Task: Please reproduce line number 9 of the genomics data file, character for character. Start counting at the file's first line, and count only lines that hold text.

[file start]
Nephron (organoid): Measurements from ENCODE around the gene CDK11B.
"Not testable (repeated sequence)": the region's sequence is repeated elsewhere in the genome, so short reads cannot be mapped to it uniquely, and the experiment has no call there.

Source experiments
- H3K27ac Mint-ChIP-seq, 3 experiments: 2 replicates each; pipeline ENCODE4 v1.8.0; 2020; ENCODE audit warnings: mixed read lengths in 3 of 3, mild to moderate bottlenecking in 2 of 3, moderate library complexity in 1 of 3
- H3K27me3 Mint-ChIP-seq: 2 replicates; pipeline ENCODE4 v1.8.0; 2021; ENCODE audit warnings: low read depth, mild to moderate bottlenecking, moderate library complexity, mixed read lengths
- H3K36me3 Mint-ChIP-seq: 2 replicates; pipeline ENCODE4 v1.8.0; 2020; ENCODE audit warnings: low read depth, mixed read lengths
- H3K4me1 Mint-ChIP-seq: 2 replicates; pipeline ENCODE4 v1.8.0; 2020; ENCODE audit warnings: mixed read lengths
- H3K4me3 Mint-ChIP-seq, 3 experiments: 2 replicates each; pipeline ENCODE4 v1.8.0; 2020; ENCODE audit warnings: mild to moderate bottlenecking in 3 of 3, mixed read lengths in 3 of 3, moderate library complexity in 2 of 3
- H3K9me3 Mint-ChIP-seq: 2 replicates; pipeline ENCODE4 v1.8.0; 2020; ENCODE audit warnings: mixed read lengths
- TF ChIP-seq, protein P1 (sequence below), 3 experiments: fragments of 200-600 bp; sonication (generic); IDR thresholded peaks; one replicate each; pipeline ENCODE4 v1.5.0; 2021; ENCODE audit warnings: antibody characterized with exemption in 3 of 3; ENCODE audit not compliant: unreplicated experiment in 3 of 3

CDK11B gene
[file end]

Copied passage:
- H3K9me3 Mint-ChIP-seq: 2 replicates; pipeline ENCODE4 v1.8.0; 2020; ENCODE audit warnings: mixed read lengths